Interview with Lee Tusman

Posted on February 16th, 2018
by Sofia Staab-Golkbenkian

Today we interview Lee Tusman about his thesis project, a digital tool and artspace designed for online collaboration in three-dimensions and inspired by warehouse artist culture and DIY.

Lee Tusman is a new media artist and curator interested in the application of the radical ethos of collectives and DIY culture to the creation of, aesthetics, and open-source distribution methods of digital culture. His artistic output includes interactive media, video art, net art, experimental videogames, sound art, websites, twitter bots and micro-power radio stations. He enjoys working collaboratively in collectives, on nomadic projects and in ephemeral spaces.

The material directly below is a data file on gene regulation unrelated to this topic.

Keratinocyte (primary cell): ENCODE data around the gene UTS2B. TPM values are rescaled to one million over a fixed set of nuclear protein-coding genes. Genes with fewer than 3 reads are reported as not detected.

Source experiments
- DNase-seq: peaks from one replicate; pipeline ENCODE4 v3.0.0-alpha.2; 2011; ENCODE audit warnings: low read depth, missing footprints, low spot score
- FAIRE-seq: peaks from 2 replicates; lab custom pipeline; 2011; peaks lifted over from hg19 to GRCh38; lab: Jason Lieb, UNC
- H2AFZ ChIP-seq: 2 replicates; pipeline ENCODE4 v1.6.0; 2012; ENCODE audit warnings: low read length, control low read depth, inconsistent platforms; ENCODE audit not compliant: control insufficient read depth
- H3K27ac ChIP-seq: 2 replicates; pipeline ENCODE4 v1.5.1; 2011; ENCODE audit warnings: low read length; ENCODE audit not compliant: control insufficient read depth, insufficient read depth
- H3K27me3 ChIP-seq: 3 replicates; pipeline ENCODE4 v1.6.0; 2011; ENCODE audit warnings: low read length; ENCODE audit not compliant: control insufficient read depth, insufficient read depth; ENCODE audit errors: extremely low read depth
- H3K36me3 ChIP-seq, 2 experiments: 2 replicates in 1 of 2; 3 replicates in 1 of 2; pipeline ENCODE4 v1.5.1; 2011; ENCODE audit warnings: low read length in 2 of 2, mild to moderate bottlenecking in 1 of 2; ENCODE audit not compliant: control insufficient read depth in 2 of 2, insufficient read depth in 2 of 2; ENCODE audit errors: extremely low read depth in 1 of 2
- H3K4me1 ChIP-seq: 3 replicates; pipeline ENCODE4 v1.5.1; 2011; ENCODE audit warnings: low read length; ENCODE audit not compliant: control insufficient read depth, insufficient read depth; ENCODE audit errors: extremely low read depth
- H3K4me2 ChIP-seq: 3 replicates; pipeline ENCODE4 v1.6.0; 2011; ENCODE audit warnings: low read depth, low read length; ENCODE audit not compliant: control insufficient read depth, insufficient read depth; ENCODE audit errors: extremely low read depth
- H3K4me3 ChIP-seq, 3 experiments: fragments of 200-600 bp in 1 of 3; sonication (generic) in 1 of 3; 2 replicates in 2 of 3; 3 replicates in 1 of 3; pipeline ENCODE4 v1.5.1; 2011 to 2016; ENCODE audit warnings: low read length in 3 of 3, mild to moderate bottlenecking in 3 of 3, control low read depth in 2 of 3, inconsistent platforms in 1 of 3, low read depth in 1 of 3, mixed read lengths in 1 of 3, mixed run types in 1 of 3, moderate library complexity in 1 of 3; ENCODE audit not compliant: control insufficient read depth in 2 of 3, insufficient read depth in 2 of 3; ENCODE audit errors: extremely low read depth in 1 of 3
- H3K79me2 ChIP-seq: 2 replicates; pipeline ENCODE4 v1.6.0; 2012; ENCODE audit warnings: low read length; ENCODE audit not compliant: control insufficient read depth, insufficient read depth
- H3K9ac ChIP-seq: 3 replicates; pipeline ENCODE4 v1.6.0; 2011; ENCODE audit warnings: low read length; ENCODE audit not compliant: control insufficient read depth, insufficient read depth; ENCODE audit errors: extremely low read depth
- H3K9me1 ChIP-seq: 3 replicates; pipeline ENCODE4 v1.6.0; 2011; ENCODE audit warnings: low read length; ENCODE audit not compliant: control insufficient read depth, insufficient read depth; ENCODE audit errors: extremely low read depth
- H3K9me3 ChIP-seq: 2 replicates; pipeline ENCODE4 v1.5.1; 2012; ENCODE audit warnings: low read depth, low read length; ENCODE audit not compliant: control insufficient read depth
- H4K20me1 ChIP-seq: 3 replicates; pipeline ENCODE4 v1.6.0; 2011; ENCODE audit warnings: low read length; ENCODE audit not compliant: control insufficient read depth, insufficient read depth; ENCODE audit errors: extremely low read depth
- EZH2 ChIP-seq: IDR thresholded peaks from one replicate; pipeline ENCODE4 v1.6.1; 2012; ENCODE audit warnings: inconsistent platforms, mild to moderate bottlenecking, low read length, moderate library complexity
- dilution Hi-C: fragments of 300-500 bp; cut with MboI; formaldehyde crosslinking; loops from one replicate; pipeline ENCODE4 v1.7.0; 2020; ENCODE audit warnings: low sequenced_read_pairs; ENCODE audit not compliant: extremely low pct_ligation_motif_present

Your project Messlife is described as inspired by “the tradition of warehouse art spaces and alternative venues”. What did you think those spaces offer that is missing from online spaces?

I’m thinking most specifically of the DIY collectively-organized art spaces that have been an important part of my life. What I love about these places is their constant reinvention and their refusal to fit within categories or disciplines. If people are familiar with this particular scene or community they might think most specifically about stereotypical noise music shows, and yes, these are a part of those spaces, as well as art exhibits, but the spaces I’ve been a part of have also held artist wrestling matches, DIY robot battles between robots built by children versus adults, hip hop karaoke nights, battles between invasive noxious weeds, and a ‘biennial’ that ran on a budget bus between several cities, and hundreds of more events or activities.